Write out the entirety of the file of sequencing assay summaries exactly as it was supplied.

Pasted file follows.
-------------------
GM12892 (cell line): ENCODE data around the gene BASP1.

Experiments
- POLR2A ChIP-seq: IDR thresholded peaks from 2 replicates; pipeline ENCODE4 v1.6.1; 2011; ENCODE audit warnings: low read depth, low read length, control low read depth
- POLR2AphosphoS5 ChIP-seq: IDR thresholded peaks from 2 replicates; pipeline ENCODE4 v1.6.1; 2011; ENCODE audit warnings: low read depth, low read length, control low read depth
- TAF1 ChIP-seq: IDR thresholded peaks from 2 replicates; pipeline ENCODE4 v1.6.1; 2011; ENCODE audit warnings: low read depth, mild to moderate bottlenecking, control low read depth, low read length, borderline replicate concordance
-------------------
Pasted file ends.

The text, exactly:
GM12892 (cell line): ENCODE data around the gene BASP1.

Experiments
- POLR2A ChIP-seq: IDR thresholded peaks from 2 replicates; pipeline ENCODE4 v1.6.1; 2011; ENCODE audit warnings: low read depth, low read length, control low read depth
- POLR2AphosphoS5 ChIP-seq: IDR thresholded peaks from 2 replicates; pipeline ENCODE4 v1.6.1; 2011; ENCODE audit warnings: low read depth, low read length, control low read depth
- TAF1 ChIP-seq: IDR thresholded peaks from 2 replicates; pipeline ENCODE4 v1.6.1; 2011; ENCODE audit warnings: low read depth, mild to moderate bottlenecking, control low read depth, low read length, borderline replicate concordance